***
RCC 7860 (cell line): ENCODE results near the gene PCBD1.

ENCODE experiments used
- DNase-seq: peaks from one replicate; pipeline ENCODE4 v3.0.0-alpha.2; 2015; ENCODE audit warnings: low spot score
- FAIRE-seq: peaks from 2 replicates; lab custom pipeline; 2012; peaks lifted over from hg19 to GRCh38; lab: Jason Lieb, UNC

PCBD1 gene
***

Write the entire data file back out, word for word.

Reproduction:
RCC 7860 (cell line): ENCODE results near the gene PCBD1.

ENCODE experiments used
- DNase-seq: peaks from one replicate; pipeline ENCODE4 v3.0.0-alpha.2; 2015; ENCODE audit warnings: low spot score
- FAIRE-seq: peaks from 2 replicates; lab custom pipeline; 2012; peaks lifted over from hg19 to GRCh38; lab: Jason Lieb, UNC

PCBD1 gene